My sister wrote Rain on water and posted it on everything2.com in 2009. Here: http://everything2.com/title/Rain+on+water
She was writing about going to Lake Matinenda. Our family has had land with cabins since the 1930s and now the fifth generation has gone there.
My sister died in 2012. I wrote my own version while I was there last summer.
What are you doing?
Inwardly, I am on a journey. I am back at the lake. It’s been three years. I am at the lake when the family is not there. I take old friends who have never been there. One knew my sister as I did and has known me for thirty years.
He and his wife and his six year old love the lake. And the six year old wants freedom as we all want but there are rules and you must wear your lifejacket on the front rocks until you can swim and can swim a certain distance and we never get in the canoe when it is on the rocks, it must be in the water or the canoe will be hurt and my uncle’s shade is over my shoulder and I can hear him yelling about the canoes as his parents yelled at him. The birchbark canoe that he and my mother destroyed still awaits repairs. And I demonstrate how to tip a canoe over when we go swimming and how fast it goes. “You may try it, but first you must practice jumping in the water. Do you want to?” No, he shakes his head, no, the small canoe went over so fast.
They leave and I am alone. I am not alone. The dead are there, their ashes, their words in the log, their voices in my head, their heights marked on the wall of the Little Cabin, my sister’s clothes, a marker for my uncle, my grandmother’s bed has been taken apart and is now a bench and I grieve about change and loss but it goes on. My sister is a sea otter but there are no sea otters at the lake and she is at the lake with me because she said, “How will I find you?” and I told her how and she was satisfied. No sea otters, but there are river otters, they come, a family, three, playing and fishing. I sing to them, Pie Jesu and they watch me curiously and go back to fishing and I think of my father my mother my sister and that I think they would be happy to be river otters in the lake together and fishing. I am with them almost and crying. My grandmother is a white pine and in the mink, my grandfather is a dragonfly, my uncle is the snapping turtle, I wonder what my friend’s son is, dead at 22, and the next animal I see is a merganser, the hooded merganser with two babies and she is leading me away from them while I am in the canoe, they are hidden I know about where and she circles back to say that now they can come out and are safe and I think yes, that would be right, a child who grew to a young man and was lost, he might choose to be a mom next caring for these young and careful and nurturing them, protecting them, hiding them, leading danger away.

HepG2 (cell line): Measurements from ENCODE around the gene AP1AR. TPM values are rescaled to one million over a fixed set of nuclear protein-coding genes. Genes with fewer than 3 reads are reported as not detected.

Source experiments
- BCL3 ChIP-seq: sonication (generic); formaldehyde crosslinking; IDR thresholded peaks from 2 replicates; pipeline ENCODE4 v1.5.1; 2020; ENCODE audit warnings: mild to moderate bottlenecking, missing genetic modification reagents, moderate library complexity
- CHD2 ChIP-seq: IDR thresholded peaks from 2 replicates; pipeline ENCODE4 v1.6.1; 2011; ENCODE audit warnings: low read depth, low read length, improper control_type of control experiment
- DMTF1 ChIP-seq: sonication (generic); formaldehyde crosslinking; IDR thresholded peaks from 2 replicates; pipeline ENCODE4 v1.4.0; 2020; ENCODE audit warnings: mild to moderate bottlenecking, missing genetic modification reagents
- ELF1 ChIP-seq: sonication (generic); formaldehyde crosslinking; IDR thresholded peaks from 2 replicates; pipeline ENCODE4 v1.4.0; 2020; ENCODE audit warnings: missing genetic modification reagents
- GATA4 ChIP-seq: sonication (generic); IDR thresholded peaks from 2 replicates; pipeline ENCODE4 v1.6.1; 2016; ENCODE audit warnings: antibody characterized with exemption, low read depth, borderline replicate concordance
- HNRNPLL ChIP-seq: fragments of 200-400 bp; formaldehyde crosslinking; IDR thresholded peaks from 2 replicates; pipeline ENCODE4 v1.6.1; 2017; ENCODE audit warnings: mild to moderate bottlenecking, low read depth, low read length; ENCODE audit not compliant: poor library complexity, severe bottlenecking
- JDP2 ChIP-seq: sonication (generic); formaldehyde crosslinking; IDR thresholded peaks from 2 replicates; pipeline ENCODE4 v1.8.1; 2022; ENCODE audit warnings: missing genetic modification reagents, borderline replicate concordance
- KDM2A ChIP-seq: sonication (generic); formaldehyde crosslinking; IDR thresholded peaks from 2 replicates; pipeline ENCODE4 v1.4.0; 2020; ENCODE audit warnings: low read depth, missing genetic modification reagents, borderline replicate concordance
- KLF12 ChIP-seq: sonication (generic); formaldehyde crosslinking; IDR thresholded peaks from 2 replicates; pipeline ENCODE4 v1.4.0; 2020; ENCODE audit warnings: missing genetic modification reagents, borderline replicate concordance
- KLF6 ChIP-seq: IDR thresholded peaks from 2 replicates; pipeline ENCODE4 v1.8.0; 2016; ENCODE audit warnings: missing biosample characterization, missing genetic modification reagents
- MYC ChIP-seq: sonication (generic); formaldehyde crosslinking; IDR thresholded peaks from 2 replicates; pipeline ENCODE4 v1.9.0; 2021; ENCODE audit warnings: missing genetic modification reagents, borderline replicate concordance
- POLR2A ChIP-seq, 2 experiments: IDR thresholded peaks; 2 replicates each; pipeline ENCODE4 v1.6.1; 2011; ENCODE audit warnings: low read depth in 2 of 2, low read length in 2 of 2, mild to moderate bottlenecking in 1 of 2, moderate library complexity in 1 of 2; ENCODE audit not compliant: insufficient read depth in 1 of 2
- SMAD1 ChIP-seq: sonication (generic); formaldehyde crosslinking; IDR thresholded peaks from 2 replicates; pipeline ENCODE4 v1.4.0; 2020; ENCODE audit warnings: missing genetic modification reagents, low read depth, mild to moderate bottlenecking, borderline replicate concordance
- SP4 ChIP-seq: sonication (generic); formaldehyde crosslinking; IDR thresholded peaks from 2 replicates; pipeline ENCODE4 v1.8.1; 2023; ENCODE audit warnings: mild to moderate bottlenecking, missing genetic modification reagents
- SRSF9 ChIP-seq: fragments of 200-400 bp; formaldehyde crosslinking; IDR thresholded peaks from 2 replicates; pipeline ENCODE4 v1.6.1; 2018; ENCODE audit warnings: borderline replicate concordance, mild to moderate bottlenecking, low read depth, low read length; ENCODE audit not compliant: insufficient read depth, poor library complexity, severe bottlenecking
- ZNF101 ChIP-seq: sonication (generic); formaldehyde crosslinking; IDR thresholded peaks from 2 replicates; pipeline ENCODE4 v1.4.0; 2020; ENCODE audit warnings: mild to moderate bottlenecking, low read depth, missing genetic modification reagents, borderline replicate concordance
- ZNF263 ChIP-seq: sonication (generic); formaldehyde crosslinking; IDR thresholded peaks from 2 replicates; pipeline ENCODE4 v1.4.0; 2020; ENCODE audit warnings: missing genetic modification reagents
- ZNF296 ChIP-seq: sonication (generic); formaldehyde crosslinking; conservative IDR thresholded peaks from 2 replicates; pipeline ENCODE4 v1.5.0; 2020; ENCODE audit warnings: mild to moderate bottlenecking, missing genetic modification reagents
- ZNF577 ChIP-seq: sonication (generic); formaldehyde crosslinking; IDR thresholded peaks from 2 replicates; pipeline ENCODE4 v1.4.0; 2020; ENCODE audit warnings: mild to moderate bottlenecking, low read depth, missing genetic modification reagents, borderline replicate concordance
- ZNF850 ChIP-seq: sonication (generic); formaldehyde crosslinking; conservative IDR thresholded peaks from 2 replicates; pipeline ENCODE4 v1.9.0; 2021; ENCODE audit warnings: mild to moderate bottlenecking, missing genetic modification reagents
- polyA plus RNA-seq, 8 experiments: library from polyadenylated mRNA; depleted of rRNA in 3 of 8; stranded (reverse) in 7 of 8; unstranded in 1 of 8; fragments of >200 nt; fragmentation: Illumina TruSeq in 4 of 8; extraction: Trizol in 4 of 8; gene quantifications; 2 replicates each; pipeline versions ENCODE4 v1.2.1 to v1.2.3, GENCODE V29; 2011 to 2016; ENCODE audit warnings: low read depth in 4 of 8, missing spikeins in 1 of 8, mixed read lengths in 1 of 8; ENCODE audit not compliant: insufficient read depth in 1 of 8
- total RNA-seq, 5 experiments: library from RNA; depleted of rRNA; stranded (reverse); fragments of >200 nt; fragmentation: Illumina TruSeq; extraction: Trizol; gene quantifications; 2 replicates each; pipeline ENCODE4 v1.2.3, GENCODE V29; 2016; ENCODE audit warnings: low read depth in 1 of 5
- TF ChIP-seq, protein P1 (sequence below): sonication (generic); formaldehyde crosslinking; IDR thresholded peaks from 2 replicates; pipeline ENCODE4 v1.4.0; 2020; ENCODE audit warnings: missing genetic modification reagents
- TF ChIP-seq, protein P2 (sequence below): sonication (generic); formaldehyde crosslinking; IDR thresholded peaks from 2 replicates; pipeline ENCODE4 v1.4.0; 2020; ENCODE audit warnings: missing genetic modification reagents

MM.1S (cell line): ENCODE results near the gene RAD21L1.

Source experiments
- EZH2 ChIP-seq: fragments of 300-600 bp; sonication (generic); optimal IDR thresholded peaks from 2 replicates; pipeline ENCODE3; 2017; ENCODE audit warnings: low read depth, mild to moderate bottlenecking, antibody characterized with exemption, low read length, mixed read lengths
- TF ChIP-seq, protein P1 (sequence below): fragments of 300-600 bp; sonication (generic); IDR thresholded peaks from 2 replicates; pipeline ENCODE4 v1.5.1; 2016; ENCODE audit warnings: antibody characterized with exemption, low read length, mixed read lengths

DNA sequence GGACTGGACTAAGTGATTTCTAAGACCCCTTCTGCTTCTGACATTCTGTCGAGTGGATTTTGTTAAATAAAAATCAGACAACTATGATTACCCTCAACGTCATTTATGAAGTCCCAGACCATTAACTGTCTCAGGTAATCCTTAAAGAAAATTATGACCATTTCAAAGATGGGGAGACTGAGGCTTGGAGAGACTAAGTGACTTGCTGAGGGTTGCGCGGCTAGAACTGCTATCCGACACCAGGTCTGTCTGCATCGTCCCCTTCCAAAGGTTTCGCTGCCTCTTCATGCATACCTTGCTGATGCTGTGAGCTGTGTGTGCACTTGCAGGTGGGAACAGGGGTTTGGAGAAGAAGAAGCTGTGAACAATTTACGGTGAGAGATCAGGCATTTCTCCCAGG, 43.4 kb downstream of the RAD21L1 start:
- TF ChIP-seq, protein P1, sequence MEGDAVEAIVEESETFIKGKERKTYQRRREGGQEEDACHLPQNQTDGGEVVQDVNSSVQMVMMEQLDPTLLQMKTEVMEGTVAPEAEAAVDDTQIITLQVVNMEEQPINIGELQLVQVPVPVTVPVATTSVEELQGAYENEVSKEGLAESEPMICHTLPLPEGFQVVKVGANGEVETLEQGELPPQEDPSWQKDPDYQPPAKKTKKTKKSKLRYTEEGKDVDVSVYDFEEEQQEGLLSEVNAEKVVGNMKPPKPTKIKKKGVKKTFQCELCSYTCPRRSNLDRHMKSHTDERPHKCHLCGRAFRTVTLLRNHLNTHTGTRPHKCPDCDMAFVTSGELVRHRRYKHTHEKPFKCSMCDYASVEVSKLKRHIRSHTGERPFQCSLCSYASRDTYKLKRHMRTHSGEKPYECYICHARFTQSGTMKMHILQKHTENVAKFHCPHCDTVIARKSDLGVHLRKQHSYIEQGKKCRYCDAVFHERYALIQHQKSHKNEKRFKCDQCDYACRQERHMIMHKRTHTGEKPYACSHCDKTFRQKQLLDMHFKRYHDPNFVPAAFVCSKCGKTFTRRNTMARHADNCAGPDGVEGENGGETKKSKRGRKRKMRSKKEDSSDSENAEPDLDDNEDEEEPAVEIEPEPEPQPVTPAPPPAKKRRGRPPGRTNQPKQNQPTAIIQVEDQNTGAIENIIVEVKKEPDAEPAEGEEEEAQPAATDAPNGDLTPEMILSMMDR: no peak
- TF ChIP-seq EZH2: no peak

Loons call and I answer and my voice lessons have helped my loon calls, I can hit the high notes now. A long conversation with a loon with me in the blue canoe and the loon wondering, do I have a loon trapped in my boat or am I in fact a loon, yes, I think I am, I will be a loon not a human any more
I can’t swim for long, not yet strong enough, the taste of the water is ingrained, layers of memory back to five months old and beyond, in the womb, has the lake marked my dna in three generations, I don’t know but I am in the water I am of the water I am water tears and water